“I am still a man”

Ben Smith reports on a union recognition struggle by sanitation workers in Atlanta.

DeKalb County sanitation workers march down Peachtree Street in downtown Atlanta (Ben Smith | SW)DeKalb County sanitation workers march down Peachtree Street in downtown Atlanta (Ben Smith | SW)

ON JANUARY 21, thousands of people marched through the streets of Atlanta as part of the city's annual Martin Luther King Jr. Day parade. One of the largest contingents in the march this year was a group of around 200 DeKalb County sanitation workers, their family members and supporters.

The workers, organized through Teamsters Local 728, are engaged in a struggle to pressure DeKalb County, one of the larger counties in Metro Atlanta, to grant them union recognition.

The memory of the famous 1968 sanitation strike in Memphis that Dr. King was supporting when he was assassinated was ever-present during the march. Clad in their bright-green work vests, DeKalb sanitation workers held picket signs proclaiming, "I Am Still a Man"--a reference to the slogan used by Memphis strikers 45 years ago.

The march was attended by two retired sanitation workers from Memphis who took part in the 1968 strike. During their speeches at a rally that followed the march, the two men, Alvin Turner and Baxter Leach, drew connections between their experience and the current struggle in DeKalb County.

"It seems like, today, we have the same fight again," explained Turner. "We don't have Dr. King now: that means we're going to have to do this job ourselves--each one of us...It's bad for us to have to fight another fight that we've already won. And they're doing the same thing to you now that they did to us in '68."

The DeKalb sanitation workers' organizing drive began some four months ago, when a group of roughly 40 workers attended a meeting between county officials and school bus drivers. The sanitation workers, who had assumed the meeting was open to all county employees, hoped to discuss some of their ongoing grievances with county officials. They were, however, quickly informed that the meeting was just for school employees. But one of the bus drivers in attendance put the sanitation workers in contact with organizers from Teamsters Local 728.

From that point forward, the Teamsters began sponsoring a union organizing drive. Currently, around 85 percent of the 150 workers in the sanitation department have signed union cards. In the coming months, the workers hope to force county commissioners to vote to grant union recognition and give them automatic dues check-off.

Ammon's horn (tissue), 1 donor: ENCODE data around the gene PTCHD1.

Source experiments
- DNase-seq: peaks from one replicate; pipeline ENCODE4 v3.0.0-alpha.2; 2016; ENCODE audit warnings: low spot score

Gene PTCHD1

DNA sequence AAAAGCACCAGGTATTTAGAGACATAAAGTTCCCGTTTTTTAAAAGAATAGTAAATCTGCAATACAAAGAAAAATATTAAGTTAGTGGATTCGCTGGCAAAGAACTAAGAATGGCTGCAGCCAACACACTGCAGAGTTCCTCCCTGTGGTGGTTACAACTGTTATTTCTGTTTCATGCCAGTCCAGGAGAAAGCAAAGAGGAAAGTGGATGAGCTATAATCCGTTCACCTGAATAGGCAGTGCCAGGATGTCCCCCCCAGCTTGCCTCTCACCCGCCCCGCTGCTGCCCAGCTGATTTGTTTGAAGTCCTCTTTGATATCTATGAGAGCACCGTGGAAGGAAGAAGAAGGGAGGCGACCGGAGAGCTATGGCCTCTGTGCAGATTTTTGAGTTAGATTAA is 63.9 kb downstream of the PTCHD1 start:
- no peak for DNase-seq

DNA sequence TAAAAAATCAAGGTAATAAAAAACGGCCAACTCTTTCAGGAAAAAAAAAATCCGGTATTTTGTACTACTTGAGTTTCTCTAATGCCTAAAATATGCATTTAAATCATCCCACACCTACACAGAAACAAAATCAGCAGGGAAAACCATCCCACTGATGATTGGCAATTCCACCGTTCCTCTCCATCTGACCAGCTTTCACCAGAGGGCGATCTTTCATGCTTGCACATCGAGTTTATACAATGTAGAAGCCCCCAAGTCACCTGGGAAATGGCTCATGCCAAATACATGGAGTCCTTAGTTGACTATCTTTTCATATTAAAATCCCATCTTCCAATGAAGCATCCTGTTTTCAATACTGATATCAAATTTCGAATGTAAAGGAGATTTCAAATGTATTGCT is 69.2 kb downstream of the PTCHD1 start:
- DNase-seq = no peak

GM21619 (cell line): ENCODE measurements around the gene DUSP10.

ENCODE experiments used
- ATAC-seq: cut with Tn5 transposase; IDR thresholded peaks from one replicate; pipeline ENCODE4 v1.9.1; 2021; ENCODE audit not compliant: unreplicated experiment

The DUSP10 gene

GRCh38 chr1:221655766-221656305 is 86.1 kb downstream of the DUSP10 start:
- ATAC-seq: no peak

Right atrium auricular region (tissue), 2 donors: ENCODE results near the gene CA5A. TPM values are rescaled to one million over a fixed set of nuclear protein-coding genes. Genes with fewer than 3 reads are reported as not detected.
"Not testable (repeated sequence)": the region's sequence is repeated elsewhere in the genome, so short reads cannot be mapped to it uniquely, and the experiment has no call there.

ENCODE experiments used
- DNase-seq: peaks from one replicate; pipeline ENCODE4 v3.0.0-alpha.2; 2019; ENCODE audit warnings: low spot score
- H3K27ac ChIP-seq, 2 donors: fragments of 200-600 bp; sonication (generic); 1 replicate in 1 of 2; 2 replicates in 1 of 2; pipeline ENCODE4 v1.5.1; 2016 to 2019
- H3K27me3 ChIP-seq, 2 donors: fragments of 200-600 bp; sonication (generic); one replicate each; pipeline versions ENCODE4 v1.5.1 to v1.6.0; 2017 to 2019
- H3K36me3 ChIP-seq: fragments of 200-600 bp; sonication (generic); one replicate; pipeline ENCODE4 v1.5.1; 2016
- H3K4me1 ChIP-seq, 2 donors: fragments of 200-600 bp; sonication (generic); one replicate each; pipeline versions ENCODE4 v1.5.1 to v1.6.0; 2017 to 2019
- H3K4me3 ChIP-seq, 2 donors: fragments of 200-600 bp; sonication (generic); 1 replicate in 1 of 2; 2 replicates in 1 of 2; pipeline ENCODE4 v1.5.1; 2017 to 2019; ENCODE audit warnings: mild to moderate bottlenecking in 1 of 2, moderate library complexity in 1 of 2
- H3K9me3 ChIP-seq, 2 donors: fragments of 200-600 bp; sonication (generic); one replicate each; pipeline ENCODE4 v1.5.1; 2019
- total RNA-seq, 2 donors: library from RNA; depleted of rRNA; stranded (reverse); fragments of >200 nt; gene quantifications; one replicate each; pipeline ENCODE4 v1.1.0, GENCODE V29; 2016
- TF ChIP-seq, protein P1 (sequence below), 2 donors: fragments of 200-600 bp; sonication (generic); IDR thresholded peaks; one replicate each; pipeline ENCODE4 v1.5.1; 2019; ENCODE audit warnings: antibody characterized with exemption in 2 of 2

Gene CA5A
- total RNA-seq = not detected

The sanitation workers were initially driven to start their organizing drive, in part, as a response to ongoing efforts by the county to squeeze workers in order to make up for budget shortfalls. The county has done this through increasing workloads and neglecting equipment maintenance. Meanwhile, it hasn't granted the workers a raise in more than four years.

As sanitation worker Angelo Williams explained, "The main thing is, we don't have enough man power to do the job. We've been running one-man trucks all summer long. They've been killing us all through the summer heat. A lot of these guys are just worn out now. And our equipment breaks down almost daily; we need better-maintained equipment."

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IN ADDITION to these specific issues, the workers were also driven to organize by something less tangible: they want respect. Much like the Memphis sanitation workers before them, the DeKalb County workers--who are overwhelmingly Black--have become frustrated by the lack of acknowledgement and respect accorded to them.

"People put their trash out in the morning, they come home and it's gone, and they don't think about it," Williams explained. "They don't know what it takes to actually pick that trash up. Some people say they see us driving around, not doing anything. But in the meantime their trash is picked up, their yard waste is picked up, their recycling is picked up. What we do, people see the results of everyday."

The struggle for union recognition by DeKalb sanitation workers comes amidst a broader effort by sanitation workers and labor unions to organize in a number of cities throughout the South. This month, a protracted campaign in Charlotte, N.C., by city workers--most prominent among them, workers in the city's sanitation department, organized through United Electrical Workers Local 150--finally succeeded in pressuring the City Council to allow them to sign up for automatic dues check-off with their unions.

For months, Charlotte sanitation workers held rallies and speak-outs at City Council meetings, drawing support from trade unionists throughout the region, as well as members of Occupy Charlotte and other local activists. Notably, the Charlotte workers continued their protests and mobilizations through the Democrat's 2012 National Convention, held in Charlotte.

In March of last year, sanitation workers in Mobile, Ala.--organized through Teamsters Local 991--waged a successful strike against Republic Services, preventing the company from backtracking on a contract agreement to waive two separate health care fees for workers. The strike victory was made possible, in large part, by a series of solidarity strikes waged by other Republic-employed Teamsters in Buffalo, N.Y., Columbus, Ohio, and Seattle.